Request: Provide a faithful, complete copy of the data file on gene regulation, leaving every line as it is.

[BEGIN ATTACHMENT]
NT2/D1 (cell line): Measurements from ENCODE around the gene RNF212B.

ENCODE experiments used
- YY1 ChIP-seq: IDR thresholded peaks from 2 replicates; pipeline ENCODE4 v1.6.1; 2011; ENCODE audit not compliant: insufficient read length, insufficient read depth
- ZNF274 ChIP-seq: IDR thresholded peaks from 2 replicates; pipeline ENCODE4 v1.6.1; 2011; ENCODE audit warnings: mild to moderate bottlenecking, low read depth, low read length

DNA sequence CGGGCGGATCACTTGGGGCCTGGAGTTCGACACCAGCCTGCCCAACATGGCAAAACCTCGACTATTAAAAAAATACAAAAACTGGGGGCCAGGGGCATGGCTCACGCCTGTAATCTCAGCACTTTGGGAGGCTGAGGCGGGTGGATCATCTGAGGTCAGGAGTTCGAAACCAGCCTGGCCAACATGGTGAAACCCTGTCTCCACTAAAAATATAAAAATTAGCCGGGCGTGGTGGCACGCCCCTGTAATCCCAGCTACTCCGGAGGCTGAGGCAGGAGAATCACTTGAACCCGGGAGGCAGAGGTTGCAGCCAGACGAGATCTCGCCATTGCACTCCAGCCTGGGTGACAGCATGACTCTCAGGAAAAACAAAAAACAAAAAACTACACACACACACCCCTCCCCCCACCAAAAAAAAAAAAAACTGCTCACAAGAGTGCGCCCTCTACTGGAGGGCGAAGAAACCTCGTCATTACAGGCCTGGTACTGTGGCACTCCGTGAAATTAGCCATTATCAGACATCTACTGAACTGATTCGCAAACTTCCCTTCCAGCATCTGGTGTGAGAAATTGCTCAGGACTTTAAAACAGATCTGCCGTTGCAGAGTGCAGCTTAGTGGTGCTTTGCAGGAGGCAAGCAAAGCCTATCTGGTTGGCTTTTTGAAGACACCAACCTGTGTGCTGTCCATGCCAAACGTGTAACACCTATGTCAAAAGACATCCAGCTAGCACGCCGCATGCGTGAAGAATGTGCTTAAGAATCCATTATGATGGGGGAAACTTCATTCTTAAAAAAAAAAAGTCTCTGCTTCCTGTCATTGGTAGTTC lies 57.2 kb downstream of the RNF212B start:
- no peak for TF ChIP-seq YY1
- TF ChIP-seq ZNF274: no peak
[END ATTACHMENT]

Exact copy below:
NT2/D1 (cell line): Measurements from ENCODE around the gene RNF212B.

ENCODE experiments used
- YY1 ChIP-seq: IDR thresholded peaks from 2 replicates; pipeline ENCODE4 v1.6.1; 2011; ENCODE audit not compliant: insufficient read length, insufficient read depth
- ZNF274 ChIP-seq: IDR thresholded peaks from 2 replicates; pipeline ENCODE4 v1.6.1; 2011; ENCODE audit warnings: mild to moderate bottlenecking, low read depth, low read length

DNA sequence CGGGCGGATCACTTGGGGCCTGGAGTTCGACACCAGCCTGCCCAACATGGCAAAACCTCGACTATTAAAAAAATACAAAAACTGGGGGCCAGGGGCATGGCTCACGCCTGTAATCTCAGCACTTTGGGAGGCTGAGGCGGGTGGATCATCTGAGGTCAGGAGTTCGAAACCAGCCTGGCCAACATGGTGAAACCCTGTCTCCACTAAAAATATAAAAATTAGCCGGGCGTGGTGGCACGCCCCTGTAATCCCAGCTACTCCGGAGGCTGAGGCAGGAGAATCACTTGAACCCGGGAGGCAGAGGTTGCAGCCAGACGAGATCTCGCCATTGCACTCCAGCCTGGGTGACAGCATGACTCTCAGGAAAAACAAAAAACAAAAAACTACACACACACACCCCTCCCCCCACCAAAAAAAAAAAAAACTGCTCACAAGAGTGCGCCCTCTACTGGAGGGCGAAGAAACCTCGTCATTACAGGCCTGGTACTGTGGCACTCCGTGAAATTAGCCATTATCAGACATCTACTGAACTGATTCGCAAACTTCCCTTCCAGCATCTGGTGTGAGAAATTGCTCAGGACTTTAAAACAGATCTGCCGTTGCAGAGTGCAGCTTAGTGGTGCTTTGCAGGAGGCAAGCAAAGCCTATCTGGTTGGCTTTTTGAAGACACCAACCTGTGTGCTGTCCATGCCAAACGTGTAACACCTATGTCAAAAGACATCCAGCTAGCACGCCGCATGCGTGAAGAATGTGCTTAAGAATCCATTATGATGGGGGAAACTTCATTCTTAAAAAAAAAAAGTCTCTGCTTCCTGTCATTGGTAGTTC lies 57.2 kb downstream of the RNF212B start:
- no peak for TF ChIP-seq YY1
- TF ChIP-seq ZNF274: no peak